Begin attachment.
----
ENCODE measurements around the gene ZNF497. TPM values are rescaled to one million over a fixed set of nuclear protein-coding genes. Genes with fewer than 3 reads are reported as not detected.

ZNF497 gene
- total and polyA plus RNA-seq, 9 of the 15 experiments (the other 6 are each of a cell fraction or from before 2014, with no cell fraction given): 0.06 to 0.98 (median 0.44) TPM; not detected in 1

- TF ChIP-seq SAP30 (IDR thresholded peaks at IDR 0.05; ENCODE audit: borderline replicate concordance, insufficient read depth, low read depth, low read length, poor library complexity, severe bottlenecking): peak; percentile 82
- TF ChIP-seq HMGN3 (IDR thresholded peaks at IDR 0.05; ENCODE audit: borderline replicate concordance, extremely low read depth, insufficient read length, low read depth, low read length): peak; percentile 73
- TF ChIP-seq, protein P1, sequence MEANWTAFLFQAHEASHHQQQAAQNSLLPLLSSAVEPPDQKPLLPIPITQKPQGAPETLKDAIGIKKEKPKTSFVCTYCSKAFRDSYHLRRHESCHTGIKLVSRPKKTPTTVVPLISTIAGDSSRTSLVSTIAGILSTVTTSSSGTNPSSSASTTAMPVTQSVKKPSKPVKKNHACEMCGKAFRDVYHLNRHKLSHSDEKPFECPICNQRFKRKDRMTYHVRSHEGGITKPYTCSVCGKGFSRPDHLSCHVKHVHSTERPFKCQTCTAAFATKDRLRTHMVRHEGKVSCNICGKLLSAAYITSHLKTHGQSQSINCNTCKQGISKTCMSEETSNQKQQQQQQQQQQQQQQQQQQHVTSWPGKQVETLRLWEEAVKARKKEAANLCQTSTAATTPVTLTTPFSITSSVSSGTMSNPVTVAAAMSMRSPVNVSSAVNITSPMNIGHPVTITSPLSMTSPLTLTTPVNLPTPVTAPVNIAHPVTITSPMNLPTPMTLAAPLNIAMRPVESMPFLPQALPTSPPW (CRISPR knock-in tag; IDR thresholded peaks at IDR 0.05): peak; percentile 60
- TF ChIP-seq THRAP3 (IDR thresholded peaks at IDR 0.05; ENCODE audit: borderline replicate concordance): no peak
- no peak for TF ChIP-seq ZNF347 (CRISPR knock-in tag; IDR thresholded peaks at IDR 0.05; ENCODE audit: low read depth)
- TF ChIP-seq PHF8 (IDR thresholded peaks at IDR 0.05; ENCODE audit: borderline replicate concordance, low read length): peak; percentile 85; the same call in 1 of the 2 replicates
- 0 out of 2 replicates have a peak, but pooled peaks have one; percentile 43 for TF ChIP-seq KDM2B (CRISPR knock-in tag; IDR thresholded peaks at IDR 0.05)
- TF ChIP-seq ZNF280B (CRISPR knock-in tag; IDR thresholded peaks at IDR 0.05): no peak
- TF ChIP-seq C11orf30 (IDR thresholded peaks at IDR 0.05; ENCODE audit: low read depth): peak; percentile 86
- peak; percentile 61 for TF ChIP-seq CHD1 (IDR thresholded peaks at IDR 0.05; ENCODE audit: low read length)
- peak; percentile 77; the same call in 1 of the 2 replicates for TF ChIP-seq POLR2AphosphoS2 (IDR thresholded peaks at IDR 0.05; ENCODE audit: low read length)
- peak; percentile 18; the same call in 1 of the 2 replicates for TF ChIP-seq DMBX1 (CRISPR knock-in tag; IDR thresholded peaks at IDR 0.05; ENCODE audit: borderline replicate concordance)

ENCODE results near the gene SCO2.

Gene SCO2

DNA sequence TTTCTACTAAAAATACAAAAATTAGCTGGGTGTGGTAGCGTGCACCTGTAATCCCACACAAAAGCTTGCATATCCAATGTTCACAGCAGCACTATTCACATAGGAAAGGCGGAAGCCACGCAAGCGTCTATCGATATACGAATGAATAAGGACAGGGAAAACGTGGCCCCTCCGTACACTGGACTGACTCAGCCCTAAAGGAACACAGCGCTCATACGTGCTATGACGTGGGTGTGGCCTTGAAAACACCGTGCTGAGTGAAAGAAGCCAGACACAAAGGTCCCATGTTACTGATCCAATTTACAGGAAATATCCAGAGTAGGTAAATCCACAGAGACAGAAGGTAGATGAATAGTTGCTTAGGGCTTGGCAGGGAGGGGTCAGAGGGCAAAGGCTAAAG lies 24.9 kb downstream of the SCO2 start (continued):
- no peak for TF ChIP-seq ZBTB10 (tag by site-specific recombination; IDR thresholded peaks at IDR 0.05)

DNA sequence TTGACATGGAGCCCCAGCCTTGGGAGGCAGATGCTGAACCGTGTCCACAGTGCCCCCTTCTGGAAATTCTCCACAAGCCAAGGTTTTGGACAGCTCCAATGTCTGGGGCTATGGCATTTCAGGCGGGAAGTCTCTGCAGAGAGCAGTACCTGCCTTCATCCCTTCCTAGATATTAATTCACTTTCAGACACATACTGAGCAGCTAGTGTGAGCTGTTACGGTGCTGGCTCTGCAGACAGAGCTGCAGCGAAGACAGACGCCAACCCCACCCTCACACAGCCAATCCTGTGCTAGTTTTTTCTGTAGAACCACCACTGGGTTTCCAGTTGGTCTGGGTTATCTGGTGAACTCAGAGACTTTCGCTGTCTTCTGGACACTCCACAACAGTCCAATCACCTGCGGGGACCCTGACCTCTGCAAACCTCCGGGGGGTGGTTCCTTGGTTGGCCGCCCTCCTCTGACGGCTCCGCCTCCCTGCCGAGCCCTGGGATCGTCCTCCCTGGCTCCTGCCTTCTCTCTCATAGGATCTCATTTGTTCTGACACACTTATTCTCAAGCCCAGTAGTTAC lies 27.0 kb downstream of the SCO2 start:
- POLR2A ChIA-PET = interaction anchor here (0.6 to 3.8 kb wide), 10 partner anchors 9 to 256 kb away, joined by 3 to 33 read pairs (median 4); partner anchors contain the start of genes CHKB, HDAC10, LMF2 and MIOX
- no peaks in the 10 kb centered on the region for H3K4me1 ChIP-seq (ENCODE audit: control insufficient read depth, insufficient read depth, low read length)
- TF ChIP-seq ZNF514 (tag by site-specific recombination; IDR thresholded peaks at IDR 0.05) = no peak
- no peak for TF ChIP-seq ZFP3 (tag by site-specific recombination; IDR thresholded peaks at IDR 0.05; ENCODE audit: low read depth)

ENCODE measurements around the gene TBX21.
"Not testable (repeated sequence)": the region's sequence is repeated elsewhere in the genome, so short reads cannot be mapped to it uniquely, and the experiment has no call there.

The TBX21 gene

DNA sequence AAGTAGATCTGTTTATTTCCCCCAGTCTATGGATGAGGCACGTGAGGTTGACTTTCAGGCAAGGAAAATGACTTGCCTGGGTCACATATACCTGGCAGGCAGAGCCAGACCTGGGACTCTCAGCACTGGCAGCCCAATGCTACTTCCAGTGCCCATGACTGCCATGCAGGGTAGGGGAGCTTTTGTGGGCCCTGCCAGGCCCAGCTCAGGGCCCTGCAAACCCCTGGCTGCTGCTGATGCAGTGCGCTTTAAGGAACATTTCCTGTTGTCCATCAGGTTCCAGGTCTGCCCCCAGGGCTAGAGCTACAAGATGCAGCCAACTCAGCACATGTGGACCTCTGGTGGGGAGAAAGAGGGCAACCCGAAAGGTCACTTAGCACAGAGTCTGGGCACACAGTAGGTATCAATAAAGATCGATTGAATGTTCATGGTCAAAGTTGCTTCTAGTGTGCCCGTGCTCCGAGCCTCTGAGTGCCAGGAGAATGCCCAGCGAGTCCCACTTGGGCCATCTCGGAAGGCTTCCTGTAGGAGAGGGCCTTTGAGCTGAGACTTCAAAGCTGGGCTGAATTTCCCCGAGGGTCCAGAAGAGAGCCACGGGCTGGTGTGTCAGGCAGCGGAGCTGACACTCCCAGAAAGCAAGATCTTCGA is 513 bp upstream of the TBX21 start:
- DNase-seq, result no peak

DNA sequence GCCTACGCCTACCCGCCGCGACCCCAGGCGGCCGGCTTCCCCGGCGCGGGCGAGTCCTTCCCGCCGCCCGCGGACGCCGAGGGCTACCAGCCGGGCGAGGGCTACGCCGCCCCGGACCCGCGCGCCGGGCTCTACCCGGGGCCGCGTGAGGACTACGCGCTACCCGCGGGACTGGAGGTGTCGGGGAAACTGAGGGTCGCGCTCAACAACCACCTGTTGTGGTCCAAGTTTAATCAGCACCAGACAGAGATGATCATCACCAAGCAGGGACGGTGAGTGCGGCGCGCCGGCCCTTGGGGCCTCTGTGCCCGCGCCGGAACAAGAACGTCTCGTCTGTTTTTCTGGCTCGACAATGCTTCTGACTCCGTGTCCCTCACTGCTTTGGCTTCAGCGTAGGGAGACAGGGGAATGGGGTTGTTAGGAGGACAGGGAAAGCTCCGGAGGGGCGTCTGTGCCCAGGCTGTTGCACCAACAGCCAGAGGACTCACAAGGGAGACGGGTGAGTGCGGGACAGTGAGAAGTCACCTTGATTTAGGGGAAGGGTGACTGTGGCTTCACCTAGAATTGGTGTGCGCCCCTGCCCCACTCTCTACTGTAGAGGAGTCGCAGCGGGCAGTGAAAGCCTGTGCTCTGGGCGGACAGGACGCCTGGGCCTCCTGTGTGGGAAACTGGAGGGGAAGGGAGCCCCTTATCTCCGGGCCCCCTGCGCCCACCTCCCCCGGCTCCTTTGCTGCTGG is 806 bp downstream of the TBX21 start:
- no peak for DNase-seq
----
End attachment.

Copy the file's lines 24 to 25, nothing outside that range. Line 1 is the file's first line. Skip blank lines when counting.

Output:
- no peak for TF ChIP-seq ZFP3 (tag by site-specific recombination; IDR thresholded peaks at IDR 0.05; ENCODE audit: low read depth)

ENCODE measurements around the gene TBX21.